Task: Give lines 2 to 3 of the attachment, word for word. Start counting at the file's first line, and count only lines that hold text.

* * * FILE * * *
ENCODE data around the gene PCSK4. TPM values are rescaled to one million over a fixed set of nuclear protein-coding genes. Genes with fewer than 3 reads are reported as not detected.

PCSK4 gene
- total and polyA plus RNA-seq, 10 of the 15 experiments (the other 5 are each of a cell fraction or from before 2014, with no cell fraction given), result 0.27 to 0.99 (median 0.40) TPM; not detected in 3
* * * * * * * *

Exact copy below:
PCSK4 gene
- total and polyA plus RNA-seq, 10 of the 15 experiments (the other 5 are each of a cell fraction or from before 2014, with no cell fraction given), result 0.27 to 0.99 (median 0.40) TPM; not detected in 3